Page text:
Love or hate him, Samuel Mwangi Thuita touched the hearts of many, and in equal measure, stepped on many toes.
From a real estate broker and political underhand in Eastlands, he rose to be the chairman of the troubled Embakasi Ranching Company in 2010.
He was to later cling on to that seat despite numerous attempts to dislodge him, until June 29 when he silently died in his house, a few hours after leaving a government function.
Those who knew him well are full of praise for his philanthropic trait and for being an ardent supporter of his community’s culture, while those who tussled with him admit that they can now freely breathe.
According to Kiambu Governor, Ferdinand Waititu, the deceased was a man of all seasons and took battle right to the doorsteps of his adversaries.
“Mr Thuita was not a pushover by any means. He was a real warrior who dealt with his challenges head on. He was not the kind of a guy to postpone a duel of any nature. He loved a good fight much as he loved his peace. It was instant battle to win or lose, and many are the times he won. In fact, I hardly believe that I am here to bury him. I had conceptualised him as immortal…but now he is dead, it serves to remind us that we are all mortals,” he eulogised during the burial ceremony of Mr Thuita at Mutithi in Kirinyaga County.
Born 81 years ago, he abandon formal learning at Standard Seven.
After years of hassling as a trader, he moved to Nairobi in 1969, got into several businesses and in 1972, gained a foothold in the land buying and selling business, taking advantage of his political connections to gain favour among land barons, which saw his clout quickly grow climaxing with his election as chairman of the Embakasi Ranching Company.
To retain his position that controlled the now 40, 000 declared acres of the ranch, with disgruntled shareholders writing to the Ministry of Land to complain that indeed their wealth is more than 100, 000 acres, Mr Thuita edged his way out of attempts to dethrone him with cheek and vile, in the process instigating several court cases against his detractors.
He increased his bodyguards to 50 in 2017 at the height of numerous mysterious murders against officials of land buying companies.
The most spirited trial to dislodge him came in 2011 when former Nairobi mayor, Dick Waweru vied against him.
He commenced a well moneyed campaign and commentators were sure that at long last Mr Thuita had met his match.
“But I was surprised to get a court order a day to the election date indicating that my campaigns were illegal since Mr Thuita was legally in office until 2014,” said Mr Waweru.
Upon sensing that his hold to power was under threat since the number of disgruntled shareholders had grown to 10,432, registered as Ruai/Embakasi Welfare Group which was vowing to dislodge him, Mr Thuita commenced a campaign to bring the welfare’s leaders to his fold.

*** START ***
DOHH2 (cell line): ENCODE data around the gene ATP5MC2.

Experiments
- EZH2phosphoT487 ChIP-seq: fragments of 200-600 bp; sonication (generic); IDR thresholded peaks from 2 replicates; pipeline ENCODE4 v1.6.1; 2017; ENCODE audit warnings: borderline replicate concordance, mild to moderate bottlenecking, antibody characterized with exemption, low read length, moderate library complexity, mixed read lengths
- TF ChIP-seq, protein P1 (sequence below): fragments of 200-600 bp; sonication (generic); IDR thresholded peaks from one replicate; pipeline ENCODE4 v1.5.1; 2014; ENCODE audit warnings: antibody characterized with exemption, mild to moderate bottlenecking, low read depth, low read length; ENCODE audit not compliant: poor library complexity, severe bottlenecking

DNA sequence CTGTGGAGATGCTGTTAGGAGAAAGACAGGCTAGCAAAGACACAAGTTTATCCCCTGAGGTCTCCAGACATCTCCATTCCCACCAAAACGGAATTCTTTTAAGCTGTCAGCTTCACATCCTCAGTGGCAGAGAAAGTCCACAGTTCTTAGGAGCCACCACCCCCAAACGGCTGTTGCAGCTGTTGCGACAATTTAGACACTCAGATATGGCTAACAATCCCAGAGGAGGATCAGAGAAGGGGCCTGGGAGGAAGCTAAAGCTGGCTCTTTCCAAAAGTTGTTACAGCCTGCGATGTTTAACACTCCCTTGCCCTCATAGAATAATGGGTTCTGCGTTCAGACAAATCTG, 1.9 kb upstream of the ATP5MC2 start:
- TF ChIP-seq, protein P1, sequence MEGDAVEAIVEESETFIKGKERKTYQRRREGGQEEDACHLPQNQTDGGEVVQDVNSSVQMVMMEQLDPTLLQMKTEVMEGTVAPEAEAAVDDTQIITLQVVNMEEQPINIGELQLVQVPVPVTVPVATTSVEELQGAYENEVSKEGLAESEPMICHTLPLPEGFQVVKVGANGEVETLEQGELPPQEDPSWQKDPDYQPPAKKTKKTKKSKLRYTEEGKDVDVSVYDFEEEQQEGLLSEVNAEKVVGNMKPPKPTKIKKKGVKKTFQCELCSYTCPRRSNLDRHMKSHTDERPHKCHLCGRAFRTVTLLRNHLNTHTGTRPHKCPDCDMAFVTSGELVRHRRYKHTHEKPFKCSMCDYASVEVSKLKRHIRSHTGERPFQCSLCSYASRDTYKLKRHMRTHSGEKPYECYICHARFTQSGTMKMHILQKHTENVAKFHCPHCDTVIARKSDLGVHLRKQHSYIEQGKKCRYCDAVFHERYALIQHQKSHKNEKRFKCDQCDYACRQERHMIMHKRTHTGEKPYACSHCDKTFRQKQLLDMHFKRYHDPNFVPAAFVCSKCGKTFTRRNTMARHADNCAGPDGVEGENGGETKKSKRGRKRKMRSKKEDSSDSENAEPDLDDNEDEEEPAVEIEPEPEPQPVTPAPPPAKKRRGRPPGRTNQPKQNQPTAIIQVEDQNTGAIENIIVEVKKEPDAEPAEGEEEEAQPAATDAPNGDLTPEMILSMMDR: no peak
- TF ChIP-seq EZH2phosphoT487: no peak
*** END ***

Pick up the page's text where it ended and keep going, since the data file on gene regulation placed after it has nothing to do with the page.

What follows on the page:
“Within a month, the welfare group was a shell since its vocal leaders had mysteriously decamped to Mr Thuita’s camp. I abandoned any further attempt to vie against him. I came to realise that Mr Thuita had designed a formula to be the chairman for life,” added Mr Waweru.
It was in January this year when Mr Thuita faced with his most threatening challenge to his power when a delegation to the President lamented about ‘evils’ in the ranch that had seen many shareholders lose their parcels of land in a double allocation, swapping and deletion from the register racket.
The President said that he would dismantle the ranch by February 1 and issue title deeds to all shareholders.
Mr Thuita, in his nature, did not take it lying down.
“While he publicly announced his support to the President’s directive, silently he was implementing a plan to sabotage the presidential programme. He started by refusing to waive off survey and titling fees as directed by State House. Instead, he imposed levies that were to see his board rake in a cool Sh337 million as a send-off package,” said Joseph Njenga, the current Ruai/Embakasi Welfare group chairman.
Even when the President directed that a technical office to disband the ranch get a working office in the ranch’s Ruai headquarters, Mr Thuita reported to it that he did not have the shareholders register, saying that it had been seized in 2012 by the anti-corruption agency.
An angry Mr Uhuru Kenyatta was to on May 31, while in Embakasi, issue a three-month ultimatum to Mr Thuita to ensure that he cooperated with ministry officials dispatched to disband the ranch.
“But Mr Thuita commenced an underground network seeking to hold an Annual General Meeting that was to hold elections and get a term extension that was to last until 2021, hence effectively locking out government interference,” said Mr Njenga.
Mr Thuita, a first born in a family of six, he was father to 13 children, three of them deceased.